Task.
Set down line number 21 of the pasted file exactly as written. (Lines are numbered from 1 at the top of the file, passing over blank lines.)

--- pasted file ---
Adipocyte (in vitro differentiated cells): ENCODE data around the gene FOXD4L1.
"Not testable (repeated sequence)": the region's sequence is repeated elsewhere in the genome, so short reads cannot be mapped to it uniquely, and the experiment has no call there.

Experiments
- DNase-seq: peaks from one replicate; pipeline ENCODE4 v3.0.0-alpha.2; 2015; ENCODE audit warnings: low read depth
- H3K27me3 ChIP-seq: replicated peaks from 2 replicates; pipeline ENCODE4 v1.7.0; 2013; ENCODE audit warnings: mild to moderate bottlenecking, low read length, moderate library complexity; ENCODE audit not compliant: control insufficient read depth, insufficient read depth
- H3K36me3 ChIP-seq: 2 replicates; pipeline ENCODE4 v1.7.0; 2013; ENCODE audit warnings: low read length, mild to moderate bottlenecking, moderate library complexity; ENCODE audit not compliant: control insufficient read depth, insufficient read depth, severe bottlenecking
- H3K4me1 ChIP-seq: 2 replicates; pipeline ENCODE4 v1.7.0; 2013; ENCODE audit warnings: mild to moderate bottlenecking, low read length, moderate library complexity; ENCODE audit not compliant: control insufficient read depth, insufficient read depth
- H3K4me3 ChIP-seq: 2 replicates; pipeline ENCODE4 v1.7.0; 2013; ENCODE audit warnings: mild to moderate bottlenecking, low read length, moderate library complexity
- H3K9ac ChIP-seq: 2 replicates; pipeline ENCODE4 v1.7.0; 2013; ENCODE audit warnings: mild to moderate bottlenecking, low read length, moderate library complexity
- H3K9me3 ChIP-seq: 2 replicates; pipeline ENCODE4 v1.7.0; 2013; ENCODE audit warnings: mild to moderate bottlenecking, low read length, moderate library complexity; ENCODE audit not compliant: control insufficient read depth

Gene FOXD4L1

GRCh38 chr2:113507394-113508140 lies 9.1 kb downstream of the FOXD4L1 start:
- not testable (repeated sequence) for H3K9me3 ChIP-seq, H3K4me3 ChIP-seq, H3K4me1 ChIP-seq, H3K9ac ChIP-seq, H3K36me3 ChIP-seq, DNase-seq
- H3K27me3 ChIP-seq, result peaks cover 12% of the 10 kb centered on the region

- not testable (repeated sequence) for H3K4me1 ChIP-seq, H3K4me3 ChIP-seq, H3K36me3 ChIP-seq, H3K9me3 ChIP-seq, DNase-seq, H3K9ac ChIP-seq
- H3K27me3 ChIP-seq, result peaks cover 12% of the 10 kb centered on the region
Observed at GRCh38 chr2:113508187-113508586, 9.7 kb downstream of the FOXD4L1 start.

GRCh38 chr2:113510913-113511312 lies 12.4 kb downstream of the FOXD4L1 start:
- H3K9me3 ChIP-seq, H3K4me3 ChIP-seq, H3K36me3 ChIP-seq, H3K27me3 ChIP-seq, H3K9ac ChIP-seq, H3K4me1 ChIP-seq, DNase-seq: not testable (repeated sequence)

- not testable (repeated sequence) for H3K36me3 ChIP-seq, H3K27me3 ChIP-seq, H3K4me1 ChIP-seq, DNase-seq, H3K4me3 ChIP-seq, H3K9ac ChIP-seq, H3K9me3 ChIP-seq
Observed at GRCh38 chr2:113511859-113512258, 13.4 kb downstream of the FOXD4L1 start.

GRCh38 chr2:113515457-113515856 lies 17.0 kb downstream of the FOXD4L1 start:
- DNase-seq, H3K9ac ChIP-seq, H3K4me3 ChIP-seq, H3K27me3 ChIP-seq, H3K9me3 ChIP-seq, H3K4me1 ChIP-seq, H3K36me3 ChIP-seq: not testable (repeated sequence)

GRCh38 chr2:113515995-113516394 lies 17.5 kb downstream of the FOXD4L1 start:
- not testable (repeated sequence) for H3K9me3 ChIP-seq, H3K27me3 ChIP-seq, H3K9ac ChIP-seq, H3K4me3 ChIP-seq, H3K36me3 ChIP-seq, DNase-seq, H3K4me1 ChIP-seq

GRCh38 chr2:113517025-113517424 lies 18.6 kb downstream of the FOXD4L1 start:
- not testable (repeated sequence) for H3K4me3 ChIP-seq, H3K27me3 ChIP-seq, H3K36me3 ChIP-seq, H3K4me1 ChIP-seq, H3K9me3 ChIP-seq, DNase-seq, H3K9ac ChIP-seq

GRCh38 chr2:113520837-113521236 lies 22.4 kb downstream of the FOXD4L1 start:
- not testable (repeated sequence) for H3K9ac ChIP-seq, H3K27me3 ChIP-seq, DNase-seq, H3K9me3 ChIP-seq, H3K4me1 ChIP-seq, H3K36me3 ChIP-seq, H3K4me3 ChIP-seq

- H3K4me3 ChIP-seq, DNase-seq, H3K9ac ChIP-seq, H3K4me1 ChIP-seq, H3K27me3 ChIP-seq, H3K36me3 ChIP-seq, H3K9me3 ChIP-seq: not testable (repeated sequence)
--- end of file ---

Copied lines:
Observed at GRCh38 chr2:113511859-113512258, 13.4 kb downstream of the FOXD4L1 start.